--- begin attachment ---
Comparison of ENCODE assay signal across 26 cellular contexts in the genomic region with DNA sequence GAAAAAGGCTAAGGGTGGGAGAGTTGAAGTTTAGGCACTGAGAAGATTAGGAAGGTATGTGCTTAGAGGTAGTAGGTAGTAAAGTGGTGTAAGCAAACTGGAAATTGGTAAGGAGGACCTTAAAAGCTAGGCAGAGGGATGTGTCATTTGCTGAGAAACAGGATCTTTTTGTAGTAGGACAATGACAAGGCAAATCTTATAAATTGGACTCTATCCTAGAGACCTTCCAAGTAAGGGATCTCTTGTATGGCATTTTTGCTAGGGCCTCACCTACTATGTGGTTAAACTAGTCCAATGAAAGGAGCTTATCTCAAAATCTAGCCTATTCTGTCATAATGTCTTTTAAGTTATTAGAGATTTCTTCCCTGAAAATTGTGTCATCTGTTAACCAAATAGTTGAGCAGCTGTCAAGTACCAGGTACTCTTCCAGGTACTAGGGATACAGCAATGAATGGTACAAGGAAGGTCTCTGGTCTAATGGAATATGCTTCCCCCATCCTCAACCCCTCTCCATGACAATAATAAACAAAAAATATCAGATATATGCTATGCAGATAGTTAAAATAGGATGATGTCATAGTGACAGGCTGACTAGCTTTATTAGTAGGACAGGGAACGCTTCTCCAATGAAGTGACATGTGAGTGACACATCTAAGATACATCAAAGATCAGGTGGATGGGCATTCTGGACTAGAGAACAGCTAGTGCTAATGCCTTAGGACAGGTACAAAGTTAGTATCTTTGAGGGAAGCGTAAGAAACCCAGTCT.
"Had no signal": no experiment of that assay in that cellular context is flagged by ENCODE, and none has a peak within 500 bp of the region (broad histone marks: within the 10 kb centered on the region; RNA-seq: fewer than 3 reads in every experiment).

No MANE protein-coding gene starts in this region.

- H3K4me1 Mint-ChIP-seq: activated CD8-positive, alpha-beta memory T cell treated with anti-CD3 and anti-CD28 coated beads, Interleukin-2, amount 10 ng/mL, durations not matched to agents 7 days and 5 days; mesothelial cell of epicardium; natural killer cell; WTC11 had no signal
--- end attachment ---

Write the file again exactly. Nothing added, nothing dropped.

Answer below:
Comparison of ENCODE assay signal across 26 cellular contexts in the genomic region with DNA sequence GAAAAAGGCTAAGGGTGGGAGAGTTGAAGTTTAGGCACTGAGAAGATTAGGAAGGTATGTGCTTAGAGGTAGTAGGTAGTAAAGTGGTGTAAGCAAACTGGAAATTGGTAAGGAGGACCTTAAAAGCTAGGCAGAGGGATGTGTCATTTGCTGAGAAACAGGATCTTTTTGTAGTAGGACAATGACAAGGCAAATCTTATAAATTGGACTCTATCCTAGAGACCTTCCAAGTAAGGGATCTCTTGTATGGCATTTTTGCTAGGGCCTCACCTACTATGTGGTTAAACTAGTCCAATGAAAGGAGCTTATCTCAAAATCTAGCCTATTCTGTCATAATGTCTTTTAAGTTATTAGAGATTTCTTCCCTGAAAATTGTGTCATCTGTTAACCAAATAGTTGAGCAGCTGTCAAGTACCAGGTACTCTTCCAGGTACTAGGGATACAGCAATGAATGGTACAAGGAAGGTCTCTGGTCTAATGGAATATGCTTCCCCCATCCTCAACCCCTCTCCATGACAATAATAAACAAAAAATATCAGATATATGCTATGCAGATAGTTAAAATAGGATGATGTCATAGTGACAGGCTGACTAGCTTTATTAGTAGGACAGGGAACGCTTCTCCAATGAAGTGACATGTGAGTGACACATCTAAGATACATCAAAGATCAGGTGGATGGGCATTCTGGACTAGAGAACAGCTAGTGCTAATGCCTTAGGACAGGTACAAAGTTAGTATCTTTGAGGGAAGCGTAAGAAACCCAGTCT.
"Had no signal": no experiment of that assay in that cellular context is flagged by ENCODE, and none has a peak within 500 bp of the region (broad histone marks: within the 10 kb centered on the region; RNA-seq: fewer than 3 reads in every experiment).

No MANE protein-coding gene starts in this region.

- H3K4me1 Mint-ChIP-seq: activated CD8-positive, alpha-beta memory T cell treated with anti-CD3 and anti-CD28 coated beads, Interleukin-2, amount 10 ng/mL, durations not matched to agents 7 days and 5 days; mesothelial cell of epicardium; natural killer cell; WTC11 had no signal